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Could Chester's former UKIP voters determine city's next MP?

Votes are up for grabs because there is no UKIP candidate standing this time

 

UKIP leader Paul Nuttall Photo: Victoria Jones/PA Wire

Where Chester’s former UKIP voters decide to put their cross on the ballot paper tomorrow could decide who gets returned as the constituency’s next MP.

In 2015, Steve Ingram polled 4,148 votes for UKIP in a contest that saw Labour’s Chris Matheson scrape home with a 93-vote majority over his Tory opponent.

This time around there is no UKIP candidate so those votes are up for grabs among the three contenders – incumbent Mr Matheson, Tory candidate Will Gallagher and the Lib Dems’ Lizzie Jewkes.

Steve Ingram stood for UKIP in Chester during the 2015 general election but is now an independent (Image: David Holmes)

May’s local election results suggest Theresa May’s hard Brexit position is playing well with people who previously voted UKIP. Areas such as Norfolk, Cambridgeshire, Suffolk and Lincolnshire all swung hard to the Conservatives with UKIP losing 10 or more councillors in each of these areas.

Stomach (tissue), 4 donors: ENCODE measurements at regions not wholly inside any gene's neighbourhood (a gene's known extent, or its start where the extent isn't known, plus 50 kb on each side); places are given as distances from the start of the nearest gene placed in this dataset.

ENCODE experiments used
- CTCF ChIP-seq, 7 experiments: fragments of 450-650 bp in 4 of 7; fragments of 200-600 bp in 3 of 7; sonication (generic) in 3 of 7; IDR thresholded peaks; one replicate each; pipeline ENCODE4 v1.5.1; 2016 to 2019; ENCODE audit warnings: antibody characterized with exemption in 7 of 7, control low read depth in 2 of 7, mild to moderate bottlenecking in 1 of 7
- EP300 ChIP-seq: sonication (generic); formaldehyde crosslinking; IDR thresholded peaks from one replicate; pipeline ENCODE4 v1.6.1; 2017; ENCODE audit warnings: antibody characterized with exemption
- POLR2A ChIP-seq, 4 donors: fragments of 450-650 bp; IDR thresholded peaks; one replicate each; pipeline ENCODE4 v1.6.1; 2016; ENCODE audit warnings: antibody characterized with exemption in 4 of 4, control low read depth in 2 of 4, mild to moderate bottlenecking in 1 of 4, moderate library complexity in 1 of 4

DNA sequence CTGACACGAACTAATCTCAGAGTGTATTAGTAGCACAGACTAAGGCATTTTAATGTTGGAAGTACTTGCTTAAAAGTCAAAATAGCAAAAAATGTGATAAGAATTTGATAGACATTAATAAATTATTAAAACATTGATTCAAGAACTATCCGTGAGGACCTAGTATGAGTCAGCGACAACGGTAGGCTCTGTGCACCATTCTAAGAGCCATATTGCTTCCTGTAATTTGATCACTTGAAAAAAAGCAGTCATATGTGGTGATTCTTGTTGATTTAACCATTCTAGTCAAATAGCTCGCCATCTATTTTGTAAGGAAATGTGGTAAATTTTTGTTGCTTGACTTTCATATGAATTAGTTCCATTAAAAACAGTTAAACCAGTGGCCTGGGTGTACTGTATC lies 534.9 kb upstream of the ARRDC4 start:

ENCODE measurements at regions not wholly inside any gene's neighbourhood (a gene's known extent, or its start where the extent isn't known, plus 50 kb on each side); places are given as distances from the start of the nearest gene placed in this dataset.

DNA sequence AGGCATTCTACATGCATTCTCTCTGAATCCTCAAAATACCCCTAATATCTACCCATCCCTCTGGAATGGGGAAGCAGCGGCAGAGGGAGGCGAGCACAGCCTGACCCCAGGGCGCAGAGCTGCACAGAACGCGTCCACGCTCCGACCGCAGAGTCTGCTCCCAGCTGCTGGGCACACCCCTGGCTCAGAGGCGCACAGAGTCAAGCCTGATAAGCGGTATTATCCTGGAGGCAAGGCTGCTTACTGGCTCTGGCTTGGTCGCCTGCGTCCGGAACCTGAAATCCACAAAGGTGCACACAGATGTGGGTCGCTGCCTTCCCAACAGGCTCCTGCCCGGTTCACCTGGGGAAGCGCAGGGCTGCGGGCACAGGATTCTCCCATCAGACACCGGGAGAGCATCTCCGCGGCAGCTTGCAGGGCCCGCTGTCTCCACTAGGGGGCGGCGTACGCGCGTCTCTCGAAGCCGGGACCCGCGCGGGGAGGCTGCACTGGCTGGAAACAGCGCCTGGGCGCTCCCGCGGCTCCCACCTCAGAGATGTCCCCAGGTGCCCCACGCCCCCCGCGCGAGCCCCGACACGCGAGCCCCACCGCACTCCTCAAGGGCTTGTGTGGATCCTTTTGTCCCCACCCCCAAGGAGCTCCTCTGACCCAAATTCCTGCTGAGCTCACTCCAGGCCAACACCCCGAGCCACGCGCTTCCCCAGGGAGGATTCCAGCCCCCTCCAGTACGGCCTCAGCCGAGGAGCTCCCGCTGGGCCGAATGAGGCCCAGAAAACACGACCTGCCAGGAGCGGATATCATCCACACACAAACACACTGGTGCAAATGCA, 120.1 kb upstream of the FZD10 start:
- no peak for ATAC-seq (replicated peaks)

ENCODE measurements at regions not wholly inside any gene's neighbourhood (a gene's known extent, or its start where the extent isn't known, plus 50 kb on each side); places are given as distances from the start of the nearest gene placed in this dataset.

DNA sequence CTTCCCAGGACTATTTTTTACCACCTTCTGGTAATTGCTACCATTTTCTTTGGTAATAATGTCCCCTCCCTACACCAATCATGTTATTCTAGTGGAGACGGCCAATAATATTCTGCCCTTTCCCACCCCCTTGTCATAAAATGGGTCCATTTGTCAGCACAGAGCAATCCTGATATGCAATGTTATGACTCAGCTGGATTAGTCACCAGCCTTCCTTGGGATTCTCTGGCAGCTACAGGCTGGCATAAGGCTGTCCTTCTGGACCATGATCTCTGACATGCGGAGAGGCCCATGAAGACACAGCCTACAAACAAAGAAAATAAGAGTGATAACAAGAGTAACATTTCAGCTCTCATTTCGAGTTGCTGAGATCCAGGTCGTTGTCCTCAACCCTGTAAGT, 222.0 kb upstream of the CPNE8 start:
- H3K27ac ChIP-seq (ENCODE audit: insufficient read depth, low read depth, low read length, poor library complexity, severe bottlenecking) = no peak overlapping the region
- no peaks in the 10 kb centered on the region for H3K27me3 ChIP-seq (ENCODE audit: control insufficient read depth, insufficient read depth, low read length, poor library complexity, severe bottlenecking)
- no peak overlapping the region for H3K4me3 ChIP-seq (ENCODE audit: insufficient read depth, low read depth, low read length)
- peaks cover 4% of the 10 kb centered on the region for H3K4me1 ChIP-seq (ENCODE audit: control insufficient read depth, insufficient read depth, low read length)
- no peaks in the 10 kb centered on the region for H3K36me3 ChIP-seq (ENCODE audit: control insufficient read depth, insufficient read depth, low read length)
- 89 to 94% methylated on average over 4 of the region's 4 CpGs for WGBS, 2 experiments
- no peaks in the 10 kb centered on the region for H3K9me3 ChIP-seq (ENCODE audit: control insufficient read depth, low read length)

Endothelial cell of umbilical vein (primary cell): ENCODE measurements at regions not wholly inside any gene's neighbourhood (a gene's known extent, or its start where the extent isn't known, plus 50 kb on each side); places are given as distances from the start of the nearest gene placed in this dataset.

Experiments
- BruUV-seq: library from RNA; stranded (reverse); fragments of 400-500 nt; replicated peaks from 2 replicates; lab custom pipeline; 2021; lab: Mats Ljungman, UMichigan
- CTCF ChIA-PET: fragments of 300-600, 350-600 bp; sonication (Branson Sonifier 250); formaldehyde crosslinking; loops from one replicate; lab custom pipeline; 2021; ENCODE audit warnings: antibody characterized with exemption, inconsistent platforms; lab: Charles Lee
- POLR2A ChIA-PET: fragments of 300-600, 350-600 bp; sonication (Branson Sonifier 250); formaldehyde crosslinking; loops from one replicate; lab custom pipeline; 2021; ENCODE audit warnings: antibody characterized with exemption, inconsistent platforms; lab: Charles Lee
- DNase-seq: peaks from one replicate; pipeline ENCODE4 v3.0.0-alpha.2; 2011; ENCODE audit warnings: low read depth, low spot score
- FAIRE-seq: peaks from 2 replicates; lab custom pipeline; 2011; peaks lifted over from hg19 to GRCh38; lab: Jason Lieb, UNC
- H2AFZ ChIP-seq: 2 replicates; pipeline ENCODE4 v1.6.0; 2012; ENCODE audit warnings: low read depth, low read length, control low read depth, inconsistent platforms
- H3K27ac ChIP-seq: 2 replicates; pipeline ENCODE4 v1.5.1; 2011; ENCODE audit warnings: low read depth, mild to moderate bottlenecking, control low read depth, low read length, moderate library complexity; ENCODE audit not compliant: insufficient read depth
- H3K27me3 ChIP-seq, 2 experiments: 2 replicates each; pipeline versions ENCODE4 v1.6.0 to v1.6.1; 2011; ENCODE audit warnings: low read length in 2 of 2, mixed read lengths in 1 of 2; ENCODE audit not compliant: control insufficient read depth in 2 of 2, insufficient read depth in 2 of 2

However, Chester’s Labour incumbent Mr Matheson does not believe the situation is clear cut based on the 2015 election and current feedback.

He said: “We were able to collate where the UKIP support came from and we reckon they took more votes from us than the Tories and we can see from canvassing returns that many are coming back to us.”

Chester Labour parliamentary candidate Chris Matheson

Mr Matheson agrees the election result for Chester will be close but believes he can win.

The Bureau of Investigative Journalism has identified the City of Chester as one of the constituencies where former UKIP voters could decide the result of Thursday’s election.

Their study found 73 seats that could be decided by either newly registered voters or former UKIP and Green supporters who do not have a candidate from those parties to vote for on June 8.

The constituencies have been identified from a new election model that uses data from the Office of National Statistics, the Cabinet Office and the British Election Study.

Their research also highlights the case of Crewe and Nantwich which has been held by the Conservative minister Edward Timpson since 2008.

Here the number of newly registered voters stands at more than 1,000 more than the majority, with the potential for the seat to turn red if enough of these new voters back the Labour candidate Laura Smith.

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